Grouping Gen-X and Millenials is not an obvious thing, but I do think that in a McCain/Obama race it's a lot easier to do. I had to explain why in my own blog over 4 posts running about 4000 words. Yeesh. The point is that our experience in the world has been very different because the world really did change in the late 1960s and we grew up in a very different place than the Boomers and Traditionals.

So, my point is this: Two things are converging to make this election a referendum on generational change - an age gap between candidates of 26 years and a new generation voting in large numbers for the first time. I think that understanding what the generations value and get excited about is the key to understanding how this will all go down.

I'd like to see the polls reflect that more. I see this change buried in their cross-tabs, when they release them, but I don't see anyone really getting into it. But to me, it's already shown itself to be the most important thing.

More than anything, I love having this discussion. People have already gotten on me for lumping Gen-Xers and Millenials into one group, which I admit is difficult. I hope that through discussion we can all come up with a stronger argument. I just think it's finally our time, but only if we embrace the Millenials and work with them (even if they seem naive and into celebrity worship laced with cardboard "values").



Check out the daily rass and gall. The polls, they are a changin'.



Eric - very interesting. I'll have to nip over to your blog to see more - I don't want to ask you to re-write stuff here that you've already put up over there.

Perhaps I'm utterly dense today, but you're saying the conventional wisdom is to treat 18-25 (for example) as a static category, assuming that the voting behavior is tied to being that age rather than the individuals who spend 7 years in that catagory.... but you prefer tagging the performance to the individuals who make up the catagory? Like - the Gen-X voters who turned out at 30% when they were 18-25 will continue to underperform the previous generation as they march ever closer to the grave?

And - there's no way a real Gen Xer would get on board with all this "Unity." Its a very thin line that separates "unity," "conformity," and "if you're not with us, you're against us." We're not "joiners." Agree?

True Gen-X is much more "take the dog, the pony, and the rest of your circus somewhere else. your shiny shiny words don't impress me. just tell me what you're going to do, and get on with it. Leave me the f. alone. And close the blinds on your way out, goddammit."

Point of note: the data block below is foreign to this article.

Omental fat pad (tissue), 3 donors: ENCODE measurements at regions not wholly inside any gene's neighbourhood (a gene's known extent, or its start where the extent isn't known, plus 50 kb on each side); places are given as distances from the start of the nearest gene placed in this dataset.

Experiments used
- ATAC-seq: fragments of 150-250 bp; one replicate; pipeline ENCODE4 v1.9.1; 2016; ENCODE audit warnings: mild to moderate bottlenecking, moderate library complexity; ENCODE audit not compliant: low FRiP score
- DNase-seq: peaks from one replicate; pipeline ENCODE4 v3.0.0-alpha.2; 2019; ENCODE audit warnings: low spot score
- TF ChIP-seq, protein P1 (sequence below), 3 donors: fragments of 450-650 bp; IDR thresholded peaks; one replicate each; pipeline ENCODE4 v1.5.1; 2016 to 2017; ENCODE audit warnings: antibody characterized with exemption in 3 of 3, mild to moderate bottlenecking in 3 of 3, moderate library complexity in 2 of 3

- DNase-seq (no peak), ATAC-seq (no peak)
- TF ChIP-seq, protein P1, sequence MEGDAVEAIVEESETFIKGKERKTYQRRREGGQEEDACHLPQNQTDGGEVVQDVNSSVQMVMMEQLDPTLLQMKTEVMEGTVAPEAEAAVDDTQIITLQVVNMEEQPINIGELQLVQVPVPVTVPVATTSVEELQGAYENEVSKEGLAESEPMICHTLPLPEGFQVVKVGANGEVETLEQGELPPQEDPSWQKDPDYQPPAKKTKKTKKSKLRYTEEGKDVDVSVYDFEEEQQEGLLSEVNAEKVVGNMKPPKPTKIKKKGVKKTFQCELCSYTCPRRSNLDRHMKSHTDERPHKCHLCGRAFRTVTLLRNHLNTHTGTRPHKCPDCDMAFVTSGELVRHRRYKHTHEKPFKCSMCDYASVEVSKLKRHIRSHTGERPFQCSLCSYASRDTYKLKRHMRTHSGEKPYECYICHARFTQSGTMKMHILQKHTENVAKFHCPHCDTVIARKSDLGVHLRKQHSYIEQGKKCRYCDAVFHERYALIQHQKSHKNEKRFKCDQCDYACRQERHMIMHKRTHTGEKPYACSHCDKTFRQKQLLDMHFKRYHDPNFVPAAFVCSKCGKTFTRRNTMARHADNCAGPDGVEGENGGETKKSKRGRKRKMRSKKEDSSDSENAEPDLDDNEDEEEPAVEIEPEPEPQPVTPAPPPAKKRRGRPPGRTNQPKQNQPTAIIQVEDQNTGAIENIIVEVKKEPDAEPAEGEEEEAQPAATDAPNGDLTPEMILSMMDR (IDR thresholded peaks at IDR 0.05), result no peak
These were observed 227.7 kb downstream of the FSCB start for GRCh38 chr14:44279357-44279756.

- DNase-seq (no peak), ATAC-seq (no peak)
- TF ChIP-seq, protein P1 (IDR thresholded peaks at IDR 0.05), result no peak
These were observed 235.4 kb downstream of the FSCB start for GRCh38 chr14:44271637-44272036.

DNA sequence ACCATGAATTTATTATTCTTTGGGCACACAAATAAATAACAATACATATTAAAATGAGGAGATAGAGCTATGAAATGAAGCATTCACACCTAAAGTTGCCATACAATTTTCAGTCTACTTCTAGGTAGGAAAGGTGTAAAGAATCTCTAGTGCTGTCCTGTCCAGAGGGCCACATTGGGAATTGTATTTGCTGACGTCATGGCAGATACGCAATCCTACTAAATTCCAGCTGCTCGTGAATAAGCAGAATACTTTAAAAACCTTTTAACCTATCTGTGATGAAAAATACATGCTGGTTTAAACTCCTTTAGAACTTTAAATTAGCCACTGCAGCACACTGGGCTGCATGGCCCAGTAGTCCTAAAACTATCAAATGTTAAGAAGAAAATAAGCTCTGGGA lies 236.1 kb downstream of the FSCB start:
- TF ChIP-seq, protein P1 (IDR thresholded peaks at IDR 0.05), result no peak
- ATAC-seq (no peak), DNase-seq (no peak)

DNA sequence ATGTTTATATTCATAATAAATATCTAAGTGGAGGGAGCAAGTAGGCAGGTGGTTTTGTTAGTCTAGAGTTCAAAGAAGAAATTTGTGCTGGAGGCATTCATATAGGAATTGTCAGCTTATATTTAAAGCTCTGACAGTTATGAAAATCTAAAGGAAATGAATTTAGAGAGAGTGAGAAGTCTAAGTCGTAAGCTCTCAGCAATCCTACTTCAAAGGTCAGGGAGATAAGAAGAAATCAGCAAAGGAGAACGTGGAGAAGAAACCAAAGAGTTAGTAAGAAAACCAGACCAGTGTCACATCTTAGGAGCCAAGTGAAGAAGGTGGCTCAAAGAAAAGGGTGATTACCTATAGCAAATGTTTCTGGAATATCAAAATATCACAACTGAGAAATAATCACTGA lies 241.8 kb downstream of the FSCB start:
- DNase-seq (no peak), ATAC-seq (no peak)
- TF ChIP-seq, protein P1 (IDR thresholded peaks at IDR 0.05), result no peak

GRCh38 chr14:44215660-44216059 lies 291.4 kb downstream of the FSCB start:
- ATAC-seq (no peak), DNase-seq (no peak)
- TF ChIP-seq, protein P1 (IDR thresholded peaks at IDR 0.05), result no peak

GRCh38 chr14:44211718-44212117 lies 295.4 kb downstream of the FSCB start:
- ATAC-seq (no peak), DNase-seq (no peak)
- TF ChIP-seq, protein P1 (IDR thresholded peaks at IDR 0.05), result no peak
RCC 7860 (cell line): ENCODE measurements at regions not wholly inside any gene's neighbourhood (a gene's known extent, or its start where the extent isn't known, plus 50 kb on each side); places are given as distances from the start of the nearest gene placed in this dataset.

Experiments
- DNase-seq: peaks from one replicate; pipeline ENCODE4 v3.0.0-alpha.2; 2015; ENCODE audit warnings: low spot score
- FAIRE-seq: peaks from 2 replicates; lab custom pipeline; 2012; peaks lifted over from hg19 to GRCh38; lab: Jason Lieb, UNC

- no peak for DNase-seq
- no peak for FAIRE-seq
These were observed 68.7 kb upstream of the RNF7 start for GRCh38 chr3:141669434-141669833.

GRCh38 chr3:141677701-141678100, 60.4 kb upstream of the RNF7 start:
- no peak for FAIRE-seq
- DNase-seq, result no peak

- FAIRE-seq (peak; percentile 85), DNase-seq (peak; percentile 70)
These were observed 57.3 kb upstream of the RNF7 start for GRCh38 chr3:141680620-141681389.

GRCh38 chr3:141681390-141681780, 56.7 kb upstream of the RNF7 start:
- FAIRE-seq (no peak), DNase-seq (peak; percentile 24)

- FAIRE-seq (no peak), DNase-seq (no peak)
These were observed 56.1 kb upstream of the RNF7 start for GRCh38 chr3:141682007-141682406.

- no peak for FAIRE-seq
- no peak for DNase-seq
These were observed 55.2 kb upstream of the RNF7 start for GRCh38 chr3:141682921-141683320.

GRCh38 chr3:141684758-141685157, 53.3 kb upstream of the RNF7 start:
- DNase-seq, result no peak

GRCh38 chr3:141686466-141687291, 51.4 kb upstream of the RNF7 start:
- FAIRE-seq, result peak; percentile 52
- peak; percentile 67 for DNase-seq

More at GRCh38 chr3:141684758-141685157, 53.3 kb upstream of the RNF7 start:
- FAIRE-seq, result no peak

Thanks much for the citation about Rasmussen's weighting methodology. It was exactly the source data I was looking for.

I do recall that in 2006 I checked Rasmussen's last pre-election polls in 21 US Senate races and (as I recall) they overestimated the GOP percentage in 19 of 21 contests.

That didn't mean they called those races incorrectly, of course, but the consistent GOP bias in their polls seems irrefutable.

Coming from and old school (SRC at the University of Michigan) I find the idea of weighting political polls by partisan quotas to be appalling.



Yes, I am saying that a lot of people graph 18-25 year olds back to 1972 without caring that it's three whole generations that they're looking at, and I think this is just wrong. I don't know that we Gen-Xers will always "underperform" on turnout, but it wouldn't surprise me. Whatever. nevermind.

Do I sound more like I was born in 1965 now? :-)

Why am I into unity? Because as much as I hate conformity, I'm really tired of what we do around the world. I think it's worth a little conformity if we can gain a little freedom along the way.

So, if you have to, color me more "Tom Sawyer" than "Smells like Teen Spirit", perhaps more Run DMC than P-Funk All Stars. And I'll do anything, up to and including starting a revolution, if it means I never have to hear the Beach Boys again!

Whatever the case, our generation is moving into a position of some power that will last at least until the Millenials really take over. It's at least interesting, and it might even be really cool. Not kewl, but cool.




Cheers to that, Eric :-)

And thanks for the explanation - as it happens I asked a friend about this last night and she insisted that you track the age category (as you said, 18-25 going back to '72) rather than the generation as they age, but I think your approach makes more sense, intuitively.